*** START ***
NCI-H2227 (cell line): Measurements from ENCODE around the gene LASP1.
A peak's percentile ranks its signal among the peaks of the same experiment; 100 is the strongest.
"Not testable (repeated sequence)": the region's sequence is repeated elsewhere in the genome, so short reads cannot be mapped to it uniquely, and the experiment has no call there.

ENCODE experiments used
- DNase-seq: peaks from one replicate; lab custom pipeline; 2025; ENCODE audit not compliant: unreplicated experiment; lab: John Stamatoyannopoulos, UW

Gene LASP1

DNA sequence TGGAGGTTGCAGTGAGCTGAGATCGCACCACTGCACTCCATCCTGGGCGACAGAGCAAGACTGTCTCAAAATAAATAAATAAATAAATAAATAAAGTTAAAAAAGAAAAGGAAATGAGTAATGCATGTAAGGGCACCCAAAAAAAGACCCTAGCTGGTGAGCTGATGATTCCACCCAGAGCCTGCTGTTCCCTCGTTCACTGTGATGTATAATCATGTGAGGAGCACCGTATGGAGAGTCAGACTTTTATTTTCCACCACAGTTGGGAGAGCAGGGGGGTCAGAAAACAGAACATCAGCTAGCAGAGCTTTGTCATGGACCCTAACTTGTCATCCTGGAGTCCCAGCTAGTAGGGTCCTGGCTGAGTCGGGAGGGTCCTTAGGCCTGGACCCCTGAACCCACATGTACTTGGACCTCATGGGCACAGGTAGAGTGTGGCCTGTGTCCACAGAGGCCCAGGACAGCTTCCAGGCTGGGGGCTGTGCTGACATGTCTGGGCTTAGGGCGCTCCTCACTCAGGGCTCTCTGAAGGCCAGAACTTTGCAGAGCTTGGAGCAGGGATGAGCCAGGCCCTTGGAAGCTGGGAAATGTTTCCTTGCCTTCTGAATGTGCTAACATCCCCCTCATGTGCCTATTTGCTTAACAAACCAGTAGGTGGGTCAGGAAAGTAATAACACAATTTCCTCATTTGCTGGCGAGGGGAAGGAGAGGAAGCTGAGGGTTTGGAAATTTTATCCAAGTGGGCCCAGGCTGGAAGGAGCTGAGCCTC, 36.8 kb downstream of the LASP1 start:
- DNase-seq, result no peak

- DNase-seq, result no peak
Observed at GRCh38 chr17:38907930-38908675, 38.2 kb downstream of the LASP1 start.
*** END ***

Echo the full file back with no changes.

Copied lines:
NCI-H2227 (cell line): Measurements from ENCODE around the gene LASP1.
A peak's percentile ranks its signal among the peaks of the same experiment; 100 is the strongest.
"Not testable (repeated sequence)": the region's sequence is repeated elsewhere in the genome, so short reads cannot be mapped to it uniquely, and the experiment has no call there.

ENCODE experiments used
- DNase-seq: peaks from one replicate; lab custom pipeline; 2025; ENCODE audit not compliant: unreplicated experiment; lab: John Stamatoyannopoulos, UW

Gene LASP1

DNA sequence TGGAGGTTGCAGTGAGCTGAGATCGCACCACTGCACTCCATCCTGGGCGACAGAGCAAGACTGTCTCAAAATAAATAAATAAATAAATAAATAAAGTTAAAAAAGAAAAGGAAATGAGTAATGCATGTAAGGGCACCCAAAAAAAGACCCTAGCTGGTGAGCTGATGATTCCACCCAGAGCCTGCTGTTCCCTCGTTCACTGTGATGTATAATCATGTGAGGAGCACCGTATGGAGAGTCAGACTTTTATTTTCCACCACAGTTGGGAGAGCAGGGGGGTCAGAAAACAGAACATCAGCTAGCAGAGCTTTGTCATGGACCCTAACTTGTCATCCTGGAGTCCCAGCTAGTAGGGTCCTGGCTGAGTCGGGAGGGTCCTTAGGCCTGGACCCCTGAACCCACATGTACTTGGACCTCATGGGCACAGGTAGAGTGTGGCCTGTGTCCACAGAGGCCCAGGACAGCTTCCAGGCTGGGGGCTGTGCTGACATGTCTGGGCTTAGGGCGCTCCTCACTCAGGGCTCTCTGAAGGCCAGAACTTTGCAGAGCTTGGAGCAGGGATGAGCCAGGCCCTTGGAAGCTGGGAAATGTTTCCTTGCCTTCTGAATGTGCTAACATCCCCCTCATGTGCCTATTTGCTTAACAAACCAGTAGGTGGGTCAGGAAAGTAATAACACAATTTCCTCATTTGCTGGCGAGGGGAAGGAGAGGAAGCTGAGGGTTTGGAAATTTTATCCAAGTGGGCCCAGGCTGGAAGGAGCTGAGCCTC, 36.8 kb downstream of the LASP1 start:
- DNase-seq, result no peak

- DNase-seq, result no peak
Observed at GRCh38 chr17:38907930-38908675, 38.2 kb downstream of the LASP1 start.